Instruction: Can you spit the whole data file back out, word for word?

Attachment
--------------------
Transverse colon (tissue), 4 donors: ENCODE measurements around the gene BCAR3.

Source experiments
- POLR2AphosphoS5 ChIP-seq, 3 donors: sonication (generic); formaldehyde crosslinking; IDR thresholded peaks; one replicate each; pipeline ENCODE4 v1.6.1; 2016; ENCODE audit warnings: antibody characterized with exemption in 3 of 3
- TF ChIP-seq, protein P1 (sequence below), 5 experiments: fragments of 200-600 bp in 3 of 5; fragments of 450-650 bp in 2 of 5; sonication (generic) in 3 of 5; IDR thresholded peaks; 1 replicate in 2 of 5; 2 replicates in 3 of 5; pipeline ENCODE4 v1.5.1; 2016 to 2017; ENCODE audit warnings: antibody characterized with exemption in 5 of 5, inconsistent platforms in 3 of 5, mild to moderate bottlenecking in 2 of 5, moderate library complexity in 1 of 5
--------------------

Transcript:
Transverse colon (tissue), 4 donors: ENCODE measurements around the gene BCAR3.

Source experiments
- POLR2AphosphoS5 ChIP-seq, 3 donors: sonication (generic); formaldehyde crosslinking; IDR thresholded peaks; one replicate each; pipeline ENCODE4 v1.6.1; 2016; ENCODE audit warnings: antibody characterized with exemption in 3 of 3
- TF ChIP-seq, protein P1 (sequence below), 5 experiments: fragments of 200-600 bp in 3 of 5; fragments of 450-650 bp in 2 of 5; sonication (generic) in 3 of 5; IDR thresholded peaks; 1 replicate in 2 of 5; 2 replicates in 3 of 5; pipeline ENCODE4 v1.5.1; 2016 to 2017; ENCODE audit warnings: antibody characterized with exemption in 5 of 5, inconsistent platforms in 3 of 5, mild to moderate bottlenecking in 2 of 5, moderate library complexity in 1 of 5